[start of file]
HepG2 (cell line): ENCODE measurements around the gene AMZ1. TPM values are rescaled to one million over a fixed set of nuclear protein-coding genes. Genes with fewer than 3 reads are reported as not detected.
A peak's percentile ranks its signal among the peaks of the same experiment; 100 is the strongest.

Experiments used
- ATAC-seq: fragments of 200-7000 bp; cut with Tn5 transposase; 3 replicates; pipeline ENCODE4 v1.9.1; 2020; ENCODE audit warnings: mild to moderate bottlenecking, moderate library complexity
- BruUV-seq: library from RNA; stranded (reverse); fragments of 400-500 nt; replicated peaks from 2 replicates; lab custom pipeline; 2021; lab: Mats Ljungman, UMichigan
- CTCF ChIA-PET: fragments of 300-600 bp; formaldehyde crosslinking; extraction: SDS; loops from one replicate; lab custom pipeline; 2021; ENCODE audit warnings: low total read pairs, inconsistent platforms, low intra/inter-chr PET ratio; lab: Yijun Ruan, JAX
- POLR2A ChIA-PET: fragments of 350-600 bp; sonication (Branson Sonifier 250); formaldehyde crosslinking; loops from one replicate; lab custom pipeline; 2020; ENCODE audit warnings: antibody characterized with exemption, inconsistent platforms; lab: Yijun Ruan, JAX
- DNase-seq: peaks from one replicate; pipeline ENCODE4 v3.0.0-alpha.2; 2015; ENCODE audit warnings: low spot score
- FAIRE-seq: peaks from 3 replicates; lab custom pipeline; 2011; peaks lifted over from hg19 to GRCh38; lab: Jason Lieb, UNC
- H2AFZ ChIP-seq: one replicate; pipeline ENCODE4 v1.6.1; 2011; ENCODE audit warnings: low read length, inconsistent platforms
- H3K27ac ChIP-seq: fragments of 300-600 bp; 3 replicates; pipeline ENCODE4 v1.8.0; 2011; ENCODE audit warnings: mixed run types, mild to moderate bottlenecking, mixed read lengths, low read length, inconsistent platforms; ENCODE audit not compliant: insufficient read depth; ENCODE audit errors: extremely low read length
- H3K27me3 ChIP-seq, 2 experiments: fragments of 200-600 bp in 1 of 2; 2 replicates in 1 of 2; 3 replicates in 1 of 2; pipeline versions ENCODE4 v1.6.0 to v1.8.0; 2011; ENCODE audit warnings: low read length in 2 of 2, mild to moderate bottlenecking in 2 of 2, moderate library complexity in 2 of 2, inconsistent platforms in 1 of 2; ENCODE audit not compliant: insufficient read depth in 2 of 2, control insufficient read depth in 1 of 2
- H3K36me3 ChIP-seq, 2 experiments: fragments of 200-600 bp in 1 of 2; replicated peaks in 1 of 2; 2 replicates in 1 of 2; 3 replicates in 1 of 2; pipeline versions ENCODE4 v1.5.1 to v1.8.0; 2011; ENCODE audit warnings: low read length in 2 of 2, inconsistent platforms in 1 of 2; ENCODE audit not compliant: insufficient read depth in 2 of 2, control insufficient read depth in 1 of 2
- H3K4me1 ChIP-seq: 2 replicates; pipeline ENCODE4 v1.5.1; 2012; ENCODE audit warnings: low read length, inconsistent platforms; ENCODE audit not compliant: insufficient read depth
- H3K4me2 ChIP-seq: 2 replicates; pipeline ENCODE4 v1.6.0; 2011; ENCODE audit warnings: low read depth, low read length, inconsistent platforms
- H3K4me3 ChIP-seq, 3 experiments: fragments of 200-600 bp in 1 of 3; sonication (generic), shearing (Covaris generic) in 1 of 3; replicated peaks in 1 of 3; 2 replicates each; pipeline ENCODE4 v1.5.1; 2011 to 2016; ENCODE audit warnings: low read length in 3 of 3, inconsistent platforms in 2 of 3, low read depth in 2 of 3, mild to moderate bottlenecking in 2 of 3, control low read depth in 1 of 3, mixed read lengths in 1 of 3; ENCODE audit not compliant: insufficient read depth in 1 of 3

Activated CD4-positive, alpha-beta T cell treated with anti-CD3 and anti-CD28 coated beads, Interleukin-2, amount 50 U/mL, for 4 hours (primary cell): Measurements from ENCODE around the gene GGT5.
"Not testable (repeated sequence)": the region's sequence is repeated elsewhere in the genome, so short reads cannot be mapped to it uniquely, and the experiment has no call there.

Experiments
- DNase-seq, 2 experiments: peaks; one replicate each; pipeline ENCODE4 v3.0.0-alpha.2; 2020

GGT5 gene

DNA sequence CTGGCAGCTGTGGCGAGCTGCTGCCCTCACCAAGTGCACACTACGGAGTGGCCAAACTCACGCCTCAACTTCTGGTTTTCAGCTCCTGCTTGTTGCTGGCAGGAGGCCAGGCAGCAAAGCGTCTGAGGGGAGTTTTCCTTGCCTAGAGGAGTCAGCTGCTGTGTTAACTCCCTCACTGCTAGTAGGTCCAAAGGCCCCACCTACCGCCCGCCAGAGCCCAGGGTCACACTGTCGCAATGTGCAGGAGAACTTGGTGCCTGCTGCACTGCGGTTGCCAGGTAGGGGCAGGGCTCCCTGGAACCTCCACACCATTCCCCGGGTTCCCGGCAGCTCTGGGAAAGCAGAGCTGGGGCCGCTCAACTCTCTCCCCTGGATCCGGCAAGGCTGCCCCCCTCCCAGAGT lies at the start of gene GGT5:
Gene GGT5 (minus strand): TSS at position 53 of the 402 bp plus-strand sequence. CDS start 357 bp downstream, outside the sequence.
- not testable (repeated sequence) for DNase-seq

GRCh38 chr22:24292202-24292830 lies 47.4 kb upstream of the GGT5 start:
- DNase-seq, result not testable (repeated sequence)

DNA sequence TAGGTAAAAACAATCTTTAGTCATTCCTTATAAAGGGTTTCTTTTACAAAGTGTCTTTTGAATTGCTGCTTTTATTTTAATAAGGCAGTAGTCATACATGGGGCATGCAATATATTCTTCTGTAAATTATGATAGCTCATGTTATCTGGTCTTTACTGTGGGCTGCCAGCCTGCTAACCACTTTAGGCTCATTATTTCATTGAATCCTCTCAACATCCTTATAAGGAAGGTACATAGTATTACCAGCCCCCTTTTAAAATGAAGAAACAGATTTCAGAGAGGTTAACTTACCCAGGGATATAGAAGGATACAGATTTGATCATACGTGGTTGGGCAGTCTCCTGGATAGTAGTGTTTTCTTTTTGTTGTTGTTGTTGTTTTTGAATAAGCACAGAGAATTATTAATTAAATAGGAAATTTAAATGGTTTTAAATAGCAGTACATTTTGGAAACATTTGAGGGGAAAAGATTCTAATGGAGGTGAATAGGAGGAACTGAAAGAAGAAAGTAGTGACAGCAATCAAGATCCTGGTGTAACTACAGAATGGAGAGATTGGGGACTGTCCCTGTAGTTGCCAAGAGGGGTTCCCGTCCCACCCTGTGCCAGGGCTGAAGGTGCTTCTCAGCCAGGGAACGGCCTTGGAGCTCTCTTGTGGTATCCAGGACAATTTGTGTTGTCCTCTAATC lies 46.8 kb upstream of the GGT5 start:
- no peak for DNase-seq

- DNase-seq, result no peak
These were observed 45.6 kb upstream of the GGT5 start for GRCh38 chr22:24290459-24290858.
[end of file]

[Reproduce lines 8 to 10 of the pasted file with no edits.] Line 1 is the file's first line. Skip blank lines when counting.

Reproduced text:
- DNase-seq: peaks from one replicate; pipeline ENCODE4 v3.0.0-alpha.2; 2015; ENCODE audit warnings: low spot score
- FAIRE-seq: peaks from 3 replicates; lab custom pipeline; 2011; peaks lifted over from hg19 to GRCh38; lab: Jason Lieb, UNC
- H2AFZ ChIP-seq: one replicate; pipeline ENCODE4 v1.6.1; 2011; ENCODE audit warnings: low read length, inconsistent platforms